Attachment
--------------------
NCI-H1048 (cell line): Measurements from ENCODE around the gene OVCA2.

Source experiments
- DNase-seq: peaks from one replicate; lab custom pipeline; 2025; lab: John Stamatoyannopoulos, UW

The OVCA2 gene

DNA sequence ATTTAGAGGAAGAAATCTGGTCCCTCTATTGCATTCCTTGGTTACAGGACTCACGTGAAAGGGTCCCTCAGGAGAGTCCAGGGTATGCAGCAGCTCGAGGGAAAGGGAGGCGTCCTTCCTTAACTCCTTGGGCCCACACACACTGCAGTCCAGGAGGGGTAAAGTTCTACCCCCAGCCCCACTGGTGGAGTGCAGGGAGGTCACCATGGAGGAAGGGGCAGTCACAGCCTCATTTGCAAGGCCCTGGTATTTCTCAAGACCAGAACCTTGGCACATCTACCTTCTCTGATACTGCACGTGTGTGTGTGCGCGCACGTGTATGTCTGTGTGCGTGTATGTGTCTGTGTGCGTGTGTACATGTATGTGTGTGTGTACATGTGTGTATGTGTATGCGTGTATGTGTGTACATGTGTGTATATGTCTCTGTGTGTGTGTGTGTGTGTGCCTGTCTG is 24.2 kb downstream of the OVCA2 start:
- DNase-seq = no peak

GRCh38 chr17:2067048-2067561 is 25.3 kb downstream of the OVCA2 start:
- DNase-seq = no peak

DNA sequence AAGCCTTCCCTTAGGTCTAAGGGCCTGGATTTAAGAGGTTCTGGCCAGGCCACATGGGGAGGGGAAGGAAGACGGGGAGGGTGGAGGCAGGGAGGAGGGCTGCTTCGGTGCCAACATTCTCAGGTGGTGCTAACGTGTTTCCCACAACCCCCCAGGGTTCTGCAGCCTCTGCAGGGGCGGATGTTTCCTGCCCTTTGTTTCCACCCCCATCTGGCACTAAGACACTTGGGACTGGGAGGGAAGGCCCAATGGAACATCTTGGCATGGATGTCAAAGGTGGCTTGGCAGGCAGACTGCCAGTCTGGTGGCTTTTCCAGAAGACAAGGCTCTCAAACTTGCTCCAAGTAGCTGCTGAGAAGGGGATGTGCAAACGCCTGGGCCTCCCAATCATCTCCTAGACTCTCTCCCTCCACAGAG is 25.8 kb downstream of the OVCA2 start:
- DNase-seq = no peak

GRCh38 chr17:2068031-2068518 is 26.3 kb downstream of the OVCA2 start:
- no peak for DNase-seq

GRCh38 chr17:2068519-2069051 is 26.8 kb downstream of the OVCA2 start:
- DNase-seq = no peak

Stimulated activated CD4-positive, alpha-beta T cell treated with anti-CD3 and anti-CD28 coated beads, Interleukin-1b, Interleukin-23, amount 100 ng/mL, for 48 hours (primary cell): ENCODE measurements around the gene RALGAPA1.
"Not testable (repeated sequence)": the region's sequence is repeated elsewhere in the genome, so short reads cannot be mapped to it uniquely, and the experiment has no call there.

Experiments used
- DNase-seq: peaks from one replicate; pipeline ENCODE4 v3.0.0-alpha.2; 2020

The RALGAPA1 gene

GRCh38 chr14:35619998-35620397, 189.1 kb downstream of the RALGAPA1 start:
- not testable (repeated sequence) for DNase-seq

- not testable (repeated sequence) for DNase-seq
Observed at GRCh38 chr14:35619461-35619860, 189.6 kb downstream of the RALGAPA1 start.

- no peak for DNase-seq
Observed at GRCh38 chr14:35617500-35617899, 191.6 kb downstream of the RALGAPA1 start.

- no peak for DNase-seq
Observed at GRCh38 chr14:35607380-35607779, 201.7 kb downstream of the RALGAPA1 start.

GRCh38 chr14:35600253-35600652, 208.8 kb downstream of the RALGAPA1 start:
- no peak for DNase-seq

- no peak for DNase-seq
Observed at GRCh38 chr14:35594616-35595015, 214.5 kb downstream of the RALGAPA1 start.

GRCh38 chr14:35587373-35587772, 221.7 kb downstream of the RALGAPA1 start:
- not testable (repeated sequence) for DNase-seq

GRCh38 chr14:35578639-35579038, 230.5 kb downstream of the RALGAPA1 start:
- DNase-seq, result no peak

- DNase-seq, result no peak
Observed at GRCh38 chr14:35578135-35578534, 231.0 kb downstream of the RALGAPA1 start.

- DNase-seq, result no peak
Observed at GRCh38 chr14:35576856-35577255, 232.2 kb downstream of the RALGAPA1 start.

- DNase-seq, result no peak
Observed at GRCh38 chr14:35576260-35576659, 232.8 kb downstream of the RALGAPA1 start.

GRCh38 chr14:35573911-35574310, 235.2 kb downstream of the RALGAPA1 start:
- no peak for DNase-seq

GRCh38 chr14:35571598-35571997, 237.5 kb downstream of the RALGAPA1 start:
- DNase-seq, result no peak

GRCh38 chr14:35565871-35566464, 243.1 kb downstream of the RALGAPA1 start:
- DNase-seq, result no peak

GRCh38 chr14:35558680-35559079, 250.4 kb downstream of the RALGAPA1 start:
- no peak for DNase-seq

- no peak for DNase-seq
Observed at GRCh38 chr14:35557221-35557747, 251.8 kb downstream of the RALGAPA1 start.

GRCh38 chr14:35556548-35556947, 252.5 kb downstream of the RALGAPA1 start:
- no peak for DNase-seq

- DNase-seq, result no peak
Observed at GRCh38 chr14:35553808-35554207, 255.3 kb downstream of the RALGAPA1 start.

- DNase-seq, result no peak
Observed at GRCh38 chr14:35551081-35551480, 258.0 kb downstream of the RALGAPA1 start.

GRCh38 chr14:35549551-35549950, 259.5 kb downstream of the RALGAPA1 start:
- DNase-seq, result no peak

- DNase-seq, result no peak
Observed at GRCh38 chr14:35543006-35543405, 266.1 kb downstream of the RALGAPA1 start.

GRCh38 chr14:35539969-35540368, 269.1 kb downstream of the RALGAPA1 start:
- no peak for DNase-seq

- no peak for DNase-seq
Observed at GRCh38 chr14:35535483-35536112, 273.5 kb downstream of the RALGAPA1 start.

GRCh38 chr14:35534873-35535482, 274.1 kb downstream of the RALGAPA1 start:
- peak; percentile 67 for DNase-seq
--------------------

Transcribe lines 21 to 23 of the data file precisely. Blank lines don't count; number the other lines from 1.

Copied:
- not testable (repeated sequence) for DNase-seq

- not testable (repeated sequence) for DNase-seq
Observed at GRCh38 chr14:35619461-35619860, 189.6 kb downstream of the RALGAPA1 start.